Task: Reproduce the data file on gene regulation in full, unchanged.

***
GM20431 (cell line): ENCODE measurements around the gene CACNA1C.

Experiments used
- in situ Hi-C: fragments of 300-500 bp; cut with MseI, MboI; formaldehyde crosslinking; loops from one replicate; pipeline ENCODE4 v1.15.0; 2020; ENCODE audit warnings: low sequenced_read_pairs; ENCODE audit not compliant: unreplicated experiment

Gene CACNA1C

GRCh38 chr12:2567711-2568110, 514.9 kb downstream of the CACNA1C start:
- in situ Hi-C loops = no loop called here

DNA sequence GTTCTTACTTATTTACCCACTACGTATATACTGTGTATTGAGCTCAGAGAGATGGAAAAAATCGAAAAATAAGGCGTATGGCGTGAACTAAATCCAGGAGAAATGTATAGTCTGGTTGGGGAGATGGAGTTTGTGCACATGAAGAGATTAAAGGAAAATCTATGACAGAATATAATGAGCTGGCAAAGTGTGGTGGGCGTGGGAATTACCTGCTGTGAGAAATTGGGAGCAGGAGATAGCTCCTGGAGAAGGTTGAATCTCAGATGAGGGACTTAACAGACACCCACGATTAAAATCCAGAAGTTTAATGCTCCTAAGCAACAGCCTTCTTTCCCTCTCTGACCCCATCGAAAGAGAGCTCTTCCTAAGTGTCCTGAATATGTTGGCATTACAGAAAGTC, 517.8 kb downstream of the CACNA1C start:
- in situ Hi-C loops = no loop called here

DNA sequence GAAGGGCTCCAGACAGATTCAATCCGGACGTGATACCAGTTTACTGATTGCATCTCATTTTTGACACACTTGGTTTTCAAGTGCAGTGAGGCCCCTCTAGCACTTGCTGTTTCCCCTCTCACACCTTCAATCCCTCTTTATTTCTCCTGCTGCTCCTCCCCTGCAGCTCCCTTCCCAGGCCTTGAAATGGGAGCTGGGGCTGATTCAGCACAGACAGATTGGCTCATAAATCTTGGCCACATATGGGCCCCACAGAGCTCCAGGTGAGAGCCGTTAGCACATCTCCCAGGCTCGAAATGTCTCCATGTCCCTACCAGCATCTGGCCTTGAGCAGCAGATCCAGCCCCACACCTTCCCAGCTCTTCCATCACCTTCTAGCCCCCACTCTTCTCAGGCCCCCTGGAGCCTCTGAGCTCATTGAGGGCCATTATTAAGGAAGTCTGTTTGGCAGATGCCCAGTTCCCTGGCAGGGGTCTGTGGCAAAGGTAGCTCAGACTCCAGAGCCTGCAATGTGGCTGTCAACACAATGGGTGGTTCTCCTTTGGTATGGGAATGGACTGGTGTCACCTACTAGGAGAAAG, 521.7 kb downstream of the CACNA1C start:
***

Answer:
GM20431 (cell line): ENCODE measurements around the gene CACNA1C.

Experiments used
- in situ Hi-C: fragments of 300-500 bp; cut with MseI, MboI; formaldehyde crosslinking; loops from one replicate; pipeline ENCODE4 v1.15.0; 2020; ENCODE audit warnings: low sequenced_read_pairs; ENCODE audit not compliant: unreplicated experiment

Gene CACNA1C

GRCh38 chr12:2567711-2568110, 514.9 kb downstream of the CACNA1C start:
- in situ Hi-C loops = no loop called here

DNA sequence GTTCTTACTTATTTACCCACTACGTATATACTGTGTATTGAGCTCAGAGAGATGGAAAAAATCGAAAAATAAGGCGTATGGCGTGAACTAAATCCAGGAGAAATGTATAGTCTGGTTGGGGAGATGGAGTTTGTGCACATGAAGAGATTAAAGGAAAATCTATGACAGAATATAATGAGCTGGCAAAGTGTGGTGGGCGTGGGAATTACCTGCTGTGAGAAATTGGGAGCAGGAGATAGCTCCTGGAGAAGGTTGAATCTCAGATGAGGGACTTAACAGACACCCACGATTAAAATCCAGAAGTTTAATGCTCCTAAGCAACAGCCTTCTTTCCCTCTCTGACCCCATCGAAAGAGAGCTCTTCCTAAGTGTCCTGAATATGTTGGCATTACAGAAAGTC, 517.8 kb downstream of the CACNA1C start:
- in situ Hi-C loops = no loop called here

DNA sequence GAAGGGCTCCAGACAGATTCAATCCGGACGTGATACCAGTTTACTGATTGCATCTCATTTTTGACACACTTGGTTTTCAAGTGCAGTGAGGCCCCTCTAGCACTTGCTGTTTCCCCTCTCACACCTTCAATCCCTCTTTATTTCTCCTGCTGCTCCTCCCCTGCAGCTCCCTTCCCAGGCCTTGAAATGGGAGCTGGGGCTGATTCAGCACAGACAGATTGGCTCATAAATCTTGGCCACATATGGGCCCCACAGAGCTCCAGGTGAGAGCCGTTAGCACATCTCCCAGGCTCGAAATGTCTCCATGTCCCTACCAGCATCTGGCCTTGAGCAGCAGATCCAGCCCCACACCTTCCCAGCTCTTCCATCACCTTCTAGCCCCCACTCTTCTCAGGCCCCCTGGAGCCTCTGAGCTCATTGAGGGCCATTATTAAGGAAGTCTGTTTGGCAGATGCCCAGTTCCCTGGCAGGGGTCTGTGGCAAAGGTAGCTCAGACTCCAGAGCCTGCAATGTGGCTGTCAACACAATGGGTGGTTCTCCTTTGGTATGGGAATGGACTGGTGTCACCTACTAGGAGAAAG, 521.7 kb downstream of the CACNA1C start: